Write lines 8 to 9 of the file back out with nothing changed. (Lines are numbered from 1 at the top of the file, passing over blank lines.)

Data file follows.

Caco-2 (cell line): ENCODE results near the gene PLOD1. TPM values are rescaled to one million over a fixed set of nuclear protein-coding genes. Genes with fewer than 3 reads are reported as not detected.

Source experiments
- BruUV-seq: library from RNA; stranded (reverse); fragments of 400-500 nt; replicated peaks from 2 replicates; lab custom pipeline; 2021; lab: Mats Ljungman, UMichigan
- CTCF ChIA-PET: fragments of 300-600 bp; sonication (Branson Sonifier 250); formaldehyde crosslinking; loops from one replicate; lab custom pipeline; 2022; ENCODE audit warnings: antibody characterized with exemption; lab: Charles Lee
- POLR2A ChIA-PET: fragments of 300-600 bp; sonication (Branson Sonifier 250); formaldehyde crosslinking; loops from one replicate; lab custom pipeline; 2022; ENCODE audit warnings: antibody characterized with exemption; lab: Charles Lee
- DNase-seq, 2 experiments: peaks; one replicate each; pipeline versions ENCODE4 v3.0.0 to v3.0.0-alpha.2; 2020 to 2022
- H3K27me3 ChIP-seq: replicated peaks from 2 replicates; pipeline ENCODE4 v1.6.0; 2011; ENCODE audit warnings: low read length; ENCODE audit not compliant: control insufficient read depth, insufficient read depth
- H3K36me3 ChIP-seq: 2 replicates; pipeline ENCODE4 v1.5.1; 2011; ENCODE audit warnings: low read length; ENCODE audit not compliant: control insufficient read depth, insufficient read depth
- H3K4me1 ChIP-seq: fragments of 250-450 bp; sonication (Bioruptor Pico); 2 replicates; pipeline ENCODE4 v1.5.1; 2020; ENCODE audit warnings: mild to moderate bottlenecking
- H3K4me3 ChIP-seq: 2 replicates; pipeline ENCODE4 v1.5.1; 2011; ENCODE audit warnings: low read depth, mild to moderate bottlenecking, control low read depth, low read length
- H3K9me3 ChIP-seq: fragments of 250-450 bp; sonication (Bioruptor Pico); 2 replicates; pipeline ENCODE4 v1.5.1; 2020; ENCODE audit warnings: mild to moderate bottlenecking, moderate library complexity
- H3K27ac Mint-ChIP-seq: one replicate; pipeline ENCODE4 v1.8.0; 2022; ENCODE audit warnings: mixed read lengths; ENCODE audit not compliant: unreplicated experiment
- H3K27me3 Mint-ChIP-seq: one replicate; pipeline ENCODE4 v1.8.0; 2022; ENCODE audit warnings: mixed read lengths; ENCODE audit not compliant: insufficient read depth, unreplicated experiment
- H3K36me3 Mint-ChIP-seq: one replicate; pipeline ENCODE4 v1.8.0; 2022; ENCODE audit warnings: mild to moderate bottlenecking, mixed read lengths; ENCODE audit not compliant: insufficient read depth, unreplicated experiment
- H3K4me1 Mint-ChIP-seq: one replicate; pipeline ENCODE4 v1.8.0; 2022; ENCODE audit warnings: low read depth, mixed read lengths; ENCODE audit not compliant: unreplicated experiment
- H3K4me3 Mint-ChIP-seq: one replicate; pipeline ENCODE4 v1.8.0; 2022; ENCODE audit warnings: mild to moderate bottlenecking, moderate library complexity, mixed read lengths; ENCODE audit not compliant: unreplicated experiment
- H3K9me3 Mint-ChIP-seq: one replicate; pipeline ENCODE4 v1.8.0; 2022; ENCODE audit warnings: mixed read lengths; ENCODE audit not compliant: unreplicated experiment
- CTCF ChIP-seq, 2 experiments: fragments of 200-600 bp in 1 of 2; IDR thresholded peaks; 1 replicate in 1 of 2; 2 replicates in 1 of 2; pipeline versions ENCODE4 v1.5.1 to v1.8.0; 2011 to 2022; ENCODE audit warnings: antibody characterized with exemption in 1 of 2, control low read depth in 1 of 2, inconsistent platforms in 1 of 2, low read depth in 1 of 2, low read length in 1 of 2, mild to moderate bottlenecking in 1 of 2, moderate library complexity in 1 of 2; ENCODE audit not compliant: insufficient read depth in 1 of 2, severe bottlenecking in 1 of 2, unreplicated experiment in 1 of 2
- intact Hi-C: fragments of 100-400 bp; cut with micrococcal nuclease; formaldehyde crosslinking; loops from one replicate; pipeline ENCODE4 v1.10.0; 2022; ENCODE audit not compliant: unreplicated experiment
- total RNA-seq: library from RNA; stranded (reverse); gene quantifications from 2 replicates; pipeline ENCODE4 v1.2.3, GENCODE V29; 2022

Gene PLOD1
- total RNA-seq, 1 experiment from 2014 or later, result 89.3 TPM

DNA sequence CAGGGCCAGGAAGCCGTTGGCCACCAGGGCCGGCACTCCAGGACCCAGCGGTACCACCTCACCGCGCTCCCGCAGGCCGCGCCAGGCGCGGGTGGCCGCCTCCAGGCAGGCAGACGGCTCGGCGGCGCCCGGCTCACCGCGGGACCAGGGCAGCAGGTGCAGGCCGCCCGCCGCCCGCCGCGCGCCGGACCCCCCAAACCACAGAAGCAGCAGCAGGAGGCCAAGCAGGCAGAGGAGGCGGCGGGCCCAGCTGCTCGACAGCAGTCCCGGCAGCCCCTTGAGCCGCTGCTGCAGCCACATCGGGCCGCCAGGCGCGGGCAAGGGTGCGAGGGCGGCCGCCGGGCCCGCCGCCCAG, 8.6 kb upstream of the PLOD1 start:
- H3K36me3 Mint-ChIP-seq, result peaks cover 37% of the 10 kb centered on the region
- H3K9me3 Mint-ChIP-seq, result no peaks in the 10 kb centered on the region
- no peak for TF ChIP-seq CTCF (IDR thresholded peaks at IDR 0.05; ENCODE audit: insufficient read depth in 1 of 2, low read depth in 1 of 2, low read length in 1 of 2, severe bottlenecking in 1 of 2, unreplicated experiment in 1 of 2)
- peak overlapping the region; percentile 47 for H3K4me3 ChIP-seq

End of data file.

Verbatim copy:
- H3K36me3 ChIP-seq: 2 replicates; pipeline ENCODE4 v1.5.1; 2011; ENCODE audit warnings: low read length; ENCODE audit not compliant: control insufficient read depth, insufficient read depth
- H3K4me1 ChIP-seq: fragments of 250-450 bp; sonication (Bioruptor Pico); 2 replicates; pipeline ENCODE4 v1.5.1; 2020; ENCODE audit warnings: mild to moderate bottlenecking